According to a recent report, the Kenyan central bank has downplayed the need for a central bank digital currency (CBDC). The bank stated that the nation doesn’t need a CBDC in the short-medium term and rather recommended a survey on the adoption of digital currencies in the country.
In the “Bank Supervision Annual Report 2022,” recently published by the Central Bank of Kenya (CBK), the bank discussed digital shilling, digital currency adoption, mobile money, and more.
The central bank in its report highlighted the increasing adoption of digital currencies in the nation in recent years and cited the following reasons behind it. The CBK sees increasing adoption due to the users seeking faster payments, low transaction costs, decentralization of finance, and anonymity.
Simultaneously, others have flocked to digital assets to bet on their volatility. However, the bank acknowledges the risks involved and states that digital currencies come with the risk of enabling the flow of illicit finance and cyber risks.
Reportedly, the CBK is observing its peers globally before taking a stand on Bitcoin. Without committing to regulating the sector, the bank stated that its approach would be guided by three principles: people-centricity, country context, and a balance between risks and opportunities.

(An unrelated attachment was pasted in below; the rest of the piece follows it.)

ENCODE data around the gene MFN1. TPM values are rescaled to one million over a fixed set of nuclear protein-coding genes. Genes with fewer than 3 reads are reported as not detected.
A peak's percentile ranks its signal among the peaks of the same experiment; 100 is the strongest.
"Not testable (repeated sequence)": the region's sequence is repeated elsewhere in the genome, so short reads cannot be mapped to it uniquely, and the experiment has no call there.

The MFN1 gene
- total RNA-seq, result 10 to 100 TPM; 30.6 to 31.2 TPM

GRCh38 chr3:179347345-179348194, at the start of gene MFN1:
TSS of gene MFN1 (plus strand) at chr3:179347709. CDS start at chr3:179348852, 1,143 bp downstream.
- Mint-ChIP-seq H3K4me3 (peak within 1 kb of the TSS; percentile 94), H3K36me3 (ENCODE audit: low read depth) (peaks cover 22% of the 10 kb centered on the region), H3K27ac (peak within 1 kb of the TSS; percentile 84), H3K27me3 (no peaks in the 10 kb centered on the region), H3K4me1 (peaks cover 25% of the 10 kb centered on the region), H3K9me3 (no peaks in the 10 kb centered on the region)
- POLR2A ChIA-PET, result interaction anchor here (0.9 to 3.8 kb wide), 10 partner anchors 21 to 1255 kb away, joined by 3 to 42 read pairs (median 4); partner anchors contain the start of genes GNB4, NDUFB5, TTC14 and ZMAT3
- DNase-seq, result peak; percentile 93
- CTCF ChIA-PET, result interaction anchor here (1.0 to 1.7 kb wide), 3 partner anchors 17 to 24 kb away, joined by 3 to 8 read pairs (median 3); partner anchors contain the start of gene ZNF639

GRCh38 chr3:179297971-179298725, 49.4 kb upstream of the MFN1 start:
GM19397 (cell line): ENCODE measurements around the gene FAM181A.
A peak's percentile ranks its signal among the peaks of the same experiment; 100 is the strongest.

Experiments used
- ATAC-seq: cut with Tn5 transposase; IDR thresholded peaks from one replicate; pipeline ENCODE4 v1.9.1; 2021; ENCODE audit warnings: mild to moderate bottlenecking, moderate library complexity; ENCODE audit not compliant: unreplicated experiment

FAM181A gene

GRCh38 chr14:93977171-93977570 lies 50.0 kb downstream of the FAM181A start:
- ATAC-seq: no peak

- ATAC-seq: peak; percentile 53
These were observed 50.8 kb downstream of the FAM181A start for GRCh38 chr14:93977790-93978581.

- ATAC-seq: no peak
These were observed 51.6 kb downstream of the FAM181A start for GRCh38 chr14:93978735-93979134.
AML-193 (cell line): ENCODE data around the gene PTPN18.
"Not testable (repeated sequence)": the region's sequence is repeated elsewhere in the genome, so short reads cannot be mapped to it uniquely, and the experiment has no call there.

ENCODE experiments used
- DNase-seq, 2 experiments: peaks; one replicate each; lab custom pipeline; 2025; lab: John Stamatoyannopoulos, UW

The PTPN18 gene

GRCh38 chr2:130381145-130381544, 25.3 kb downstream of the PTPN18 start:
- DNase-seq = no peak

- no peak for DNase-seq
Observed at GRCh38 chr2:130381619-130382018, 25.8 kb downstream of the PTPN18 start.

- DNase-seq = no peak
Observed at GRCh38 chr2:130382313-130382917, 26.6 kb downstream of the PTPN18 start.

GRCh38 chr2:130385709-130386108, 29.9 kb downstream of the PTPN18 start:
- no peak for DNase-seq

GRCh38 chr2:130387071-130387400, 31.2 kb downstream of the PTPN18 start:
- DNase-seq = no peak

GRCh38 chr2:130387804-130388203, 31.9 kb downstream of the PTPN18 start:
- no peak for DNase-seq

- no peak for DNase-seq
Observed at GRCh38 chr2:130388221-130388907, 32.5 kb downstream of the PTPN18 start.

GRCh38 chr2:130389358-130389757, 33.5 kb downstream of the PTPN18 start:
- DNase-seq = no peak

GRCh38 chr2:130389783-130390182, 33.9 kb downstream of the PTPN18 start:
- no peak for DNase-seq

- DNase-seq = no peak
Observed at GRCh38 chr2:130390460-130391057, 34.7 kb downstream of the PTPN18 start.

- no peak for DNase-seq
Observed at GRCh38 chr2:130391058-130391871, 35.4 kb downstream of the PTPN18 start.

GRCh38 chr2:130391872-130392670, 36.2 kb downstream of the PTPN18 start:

In recent times, several studies have ranked Kenya to be at the forefront of digital currency adoption. It held the top rank globally in 2020 and 2021 for peer-to-peer volume and, last year, was ranked 19th for adoption globally. However, according to the central bank, none of these studies are conclusive. It said:
So far, there has been no survey done to establish the extent of crypto asset usage in the country. Accordingly, Kenya will benefit from a survey on crypto assets.
Combined with a consultative paper on digital currency, such a study will allow the bank and regulators to formulate informed policies for the sector. Further, the central bank in its report dismissed the need for digital shilling shortly.
Presently, Kenya’s pain points in payments can potentially be solved by strengthening innovations around the existing payment ecosystem. Accordingly, implementation of a CBDC may not be a priority in Kenya in the short-medium term.
Notably, CBK Governor Patrick Njuguna has previously dismissed Kenya’s need for a CBDC even as Tanzania, South Africa, Ghana, and other African countries explore digital versions of their national currencies. However, given their economic standings wherein most of the African nations are struggling with hyperinflation and currency devaluation, the case of Nigeria stands as a warning.
Despite all efforts to foster the adoption of Nigerian CBDC the government, the citizens continued to choose to rely on cryptocurrencies. The scene kept getting worse and also triggered violence in the country. Simultaneously, the African continent is making moves to become a prominent player in the crypto scene, with Nigeria, Kenya, and the Central African Republic embracing crypto, to the extent that CAR declared Bitcoin as a legal tender.